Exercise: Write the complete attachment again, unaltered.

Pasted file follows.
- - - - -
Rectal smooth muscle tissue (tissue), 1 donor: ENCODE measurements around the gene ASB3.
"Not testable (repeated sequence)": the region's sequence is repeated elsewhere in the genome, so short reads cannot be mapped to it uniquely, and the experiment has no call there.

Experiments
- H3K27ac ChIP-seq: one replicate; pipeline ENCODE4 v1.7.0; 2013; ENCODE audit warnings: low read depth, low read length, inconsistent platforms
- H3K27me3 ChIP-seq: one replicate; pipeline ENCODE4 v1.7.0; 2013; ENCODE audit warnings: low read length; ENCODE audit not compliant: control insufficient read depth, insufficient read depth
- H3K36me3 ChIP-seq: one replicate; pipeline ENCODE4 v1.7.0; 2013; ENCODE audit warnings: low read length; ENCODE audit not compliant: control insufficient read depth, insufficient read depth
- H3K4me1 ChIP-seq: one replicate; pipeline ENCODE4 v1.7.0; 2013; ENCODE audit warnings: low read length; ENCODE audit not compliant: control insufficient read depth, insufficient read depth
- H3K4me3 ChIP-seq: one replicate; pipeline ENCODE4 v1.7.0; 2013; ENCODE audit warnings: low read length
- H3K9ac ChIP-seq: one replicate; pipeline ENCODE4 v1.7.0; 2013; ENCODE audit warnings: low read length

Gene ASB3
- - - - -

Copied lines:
Rectal smooth muscle tissue (tissue), 1 donor: ENCODE measurements around the gene ASB3.
"Not testable (repeated sequence)": the region's sequence is repeated elsewhere in the genome, so short reads cannot be mapped to it uniquely, and the experiment has no call there.

Experiments
- H3K27ac ChIP-seq: one replicate; pipeline ENCODE4 v1.7.0; 2013; ENCODE audit warnings: low read depth, low read length, inconsistent platforms
- H3K27me3 ChIP-seq: one replicate; pipeline ENCODE4 v1.7.0; 2013; ENCODE audit warnings: low read length; ENCODE audit not compliant: control insufficient read depth, insufficient read depth
- H3K36me3 ChIP-seq: one replicate; pipeline ENCODE4 v1.7.0; 2013; ENCODE audit warnings: low read length; ENCODE audit not compliant: control insufficient read depth, insufficient read depth
- H3K4me1 ChIP-seq: one replicate; pipeline ENCODE4 v1.7.0; 2013; ENCODE audit warnings: low read length; ENCODE audit not compliant: control insufficient read depth, insufficient read depth
- H3K4me3 ChIP-seq: one replicate; pipeline ENCODE4 v1.7.0; 2013; ENCODE audit warnings: low read length
- H3K9ac ChIP-seq: one replicate; pipeline ENCODE4 v1.7.0; 2013; ENCODE audit warnings: low read length

Gene ASB3